Imagine There’s No Morality
Here is a thought experiment for you: What if there aren’t really any moral rules? What if moral rules, unlike physical objects and events, do not actually exist independently of us?
What if God (however you conceive that entity) does not exist and hence can give us no commands? (This is the view of the atheists.) Or, if God does exist, what if God does not command us to do (or not do) anything? (This is the view of many deists.) Or what if there is in principle no way of knowing whether God exists and hence no way of knowing what the divine commands might be? (This is the view of the agnostics.)
Furthermore, what if there is no unseen realm of moral rules, obligations, rights and responsibilities existing independently of us? (This is the view called “moral anti-realism.”) What if morality is only constructed socially; and, being socially constructed, can be socially deconstructed if we like?
How then should we figure out how to live our lives? Or, since “should” often refers to a moral rule or obligation, what would be the best way or even a pretty good way to figure out how to live our lives?
In the absence of moral rules we would have to use a form of reasoning I call ethical inference to argue from factual premises to recommendations. For example:
- People who eat a balanced, nutritious diet are healthier than people who don’t.
- Sarah wants to be healthy.
- Therefore, Sarah should eat a balanced, nutritious diet.
That “should” is a recommendation of prudence, not a moral command. It is in what I call the “goodness paradigm” of language instead of the “rightness paradigm.”(1) The goodness paradigm makes recommendations instead of giving commmands; and it does so on the basis of the observable effects of our actions, rather than an appeal to moral rules. Such recommendations do not follow with deductive certainty, but are the result of practical reasoning. If the premises are true, reasonable and appropriate, then the conclusion follows with enough practical credence to warrant acting on it.
The first premise of the ethical inference is factual. We can assess its truth by making observations, administering surveys, performing scientific experiments and so forth. That is one of the advantages of the goodness paradigm, that its claims can be objectively verified.
The second premise is also factual, but it pertains to a person’s desires or intentions. If Sarah has no desire to be healthy, then she has no reason to follow the advice.
So the philosophical question becomes, what should we desire? Or, if we don’t like the term “should,” what is the best thing (or even a pretty good thing) to desire with sufficient intensity that we are moved actually to strive to achieve it?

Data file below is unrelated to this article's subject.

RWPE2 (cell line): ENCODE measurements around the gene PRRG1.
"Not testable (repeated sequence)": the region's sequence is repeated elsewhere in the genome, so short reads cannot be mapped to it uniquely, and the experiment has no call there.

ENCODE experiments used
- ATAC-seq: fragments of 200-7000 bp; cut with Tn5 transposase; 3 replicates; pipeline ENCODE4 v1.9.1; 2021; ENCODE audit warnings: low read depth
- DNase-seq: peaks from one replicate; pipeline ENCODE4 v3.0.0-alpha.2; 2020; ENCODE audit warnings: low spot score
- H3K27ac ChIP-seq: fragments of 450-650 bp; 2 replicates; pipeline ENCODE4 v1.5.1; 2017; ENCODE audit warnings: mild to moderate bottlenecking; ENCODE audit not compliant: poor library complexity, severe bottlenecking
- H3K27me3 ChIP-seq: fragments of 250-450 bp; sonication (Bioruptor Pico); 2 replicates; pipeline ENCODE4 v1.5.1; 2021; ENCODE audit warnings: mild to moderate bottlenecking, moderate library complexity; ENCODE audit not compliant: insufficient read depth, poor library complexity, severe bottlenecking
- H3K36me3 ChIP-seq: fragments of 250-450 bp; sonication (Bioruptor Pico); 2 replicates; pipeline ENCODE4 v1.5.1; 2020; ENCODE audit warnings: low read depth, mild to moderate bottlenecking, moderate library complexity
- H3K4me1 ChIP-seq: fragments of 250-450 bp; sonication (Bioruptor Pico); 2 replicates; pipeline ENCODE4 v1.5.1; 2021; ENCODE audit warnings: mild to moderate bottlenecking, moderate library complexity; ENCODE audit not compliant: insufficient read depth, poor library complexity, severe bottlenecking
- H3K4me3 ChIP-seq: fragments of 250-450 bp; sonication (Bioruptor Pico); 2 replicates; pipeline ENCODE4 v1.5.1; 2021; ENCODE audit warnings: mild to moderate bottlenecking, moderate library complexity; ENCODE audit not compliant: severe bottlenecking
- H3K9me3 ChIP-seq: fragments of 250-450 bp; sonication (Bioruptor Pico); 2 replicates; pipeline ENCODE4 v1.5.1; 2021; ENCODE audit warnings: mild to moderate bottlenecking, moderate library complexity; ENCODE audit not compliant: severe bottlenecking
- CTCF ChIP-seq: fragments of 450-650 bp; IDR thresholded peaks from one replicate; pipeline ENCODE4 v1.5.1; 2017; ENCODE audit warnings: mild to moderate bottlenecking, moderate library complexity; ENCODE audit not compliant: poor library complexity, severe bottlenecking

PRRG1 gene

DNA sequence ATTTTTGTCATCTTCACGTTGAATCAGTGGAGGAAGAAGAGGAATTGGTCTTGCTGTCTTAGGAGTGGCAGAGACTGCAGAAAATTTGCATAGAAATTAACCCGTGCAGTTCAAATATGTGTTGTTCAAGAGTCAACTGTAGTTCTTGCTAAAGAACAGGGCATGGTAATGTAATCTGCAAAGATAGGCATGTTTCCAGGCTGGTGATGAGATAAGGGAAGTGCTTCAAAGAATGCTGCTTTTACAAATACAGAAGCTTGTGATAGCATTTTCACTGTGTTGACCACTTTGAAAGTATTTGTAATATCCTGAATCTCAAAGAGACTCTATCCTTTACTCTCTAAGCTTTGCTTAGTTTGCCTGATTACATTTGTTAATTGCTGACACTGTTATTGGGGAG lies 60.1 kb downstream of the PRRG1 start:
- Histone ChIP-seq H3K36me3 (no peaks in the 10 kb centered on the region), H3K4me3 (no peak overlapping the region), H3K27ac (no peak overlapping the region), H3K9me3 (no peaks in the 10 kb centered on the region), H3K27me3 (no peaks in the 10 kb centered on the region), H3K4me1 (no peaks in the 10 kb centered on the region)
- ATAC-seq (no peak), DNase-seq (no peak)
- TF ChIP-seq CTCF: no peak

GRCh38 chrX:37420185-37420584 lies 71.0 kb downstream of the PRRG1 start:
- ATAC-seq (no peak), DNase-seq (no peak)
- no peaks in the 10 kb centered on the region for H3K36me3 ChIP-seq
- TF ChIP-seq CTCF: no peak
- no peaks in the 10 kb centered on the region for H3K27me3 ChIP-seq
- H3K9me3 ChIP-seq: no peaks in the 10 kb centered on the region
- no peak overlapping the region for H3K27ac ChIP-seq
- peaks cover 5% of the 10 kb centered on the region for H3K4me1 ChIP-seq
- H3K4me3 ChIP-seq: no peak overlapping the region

The ancient Greeks had an answer: eudaimonia, often translated as “flourishing,” “happiness” or “fulfillment.” What we all by nature want and try to achieve is to survive, thrive and feel happy and fulfilled. Thinkers as diverse as Kant and Socrates agree that this desire is fundamental and essential to all humans as rational beings that have needs.(2) And if you disagree and think something else is more to be desired, then consider that in order to fulfill that desire, you would have to survive and thrive at least enough to be able to attain it. (And once you attained it, you would, I presume, feel happy and fulfilled.) So functioning well enough to survive and thrive is the fundamental aim of all of us.
Given that premise, the philosophical question becomes an empirical one: what enables us to flourish? How are we constituted, how do we function, what is good for us and what are we good for and good at? In short: What is human nature?
We can answer the question about human nature in two ways, idiosyncratically and generically. By “idiosyncratically” I mean that each of us has certain talents and abilities, and it makes sense for us to pursue and nurture the talents we have, and not the ones we don’t. If someone has a talent for music but not much athletic ability, that person will be more successful in life and happier by practicing music than by practicing basketball. The opposite would be true for a musically inept athlete.
By “generically” I mean that there are certain functions and abilities we all have by virtue of being human. Hence, it makes sense for us to nurture and expand those functions and abilities. And what are they? Well, I have written a whole book about the subject; it’s a bit much to summarize here. But one thing is common to both the idiosyncratic and generic approaches: self-knowledge.
Inscribed on the temple to Apollo at Delphi were the words “Know Thyself.”(3) That’s not a moral command; it’s just good advice. And it is probably the best advice any of us will ever receive.
(1) Meacham, “The Good and the Right.”
(2) Versenyi, “Is Ethical Egoism Really Inconsistent?”
(3) Wikipedia, “Delphi.”
Meacham, Bill. “The Good and the Right.” Online publication http://www.bmeacham.com/whatswhat/GoodAndRight.html.
Versenyi, Laszlo. “Is Ethical Egoism Really Inconsistent?” Ethics, Vol. 80, No. 3 (April, 1970), pp. 240-242. Online publication http://www.jstor.org/stable/2380274 as of 12 October 2010.
Wikipedia. “Delphi.” Online publication http://en.wikipedia.org/wiki/Delphi as of 10 May 2013.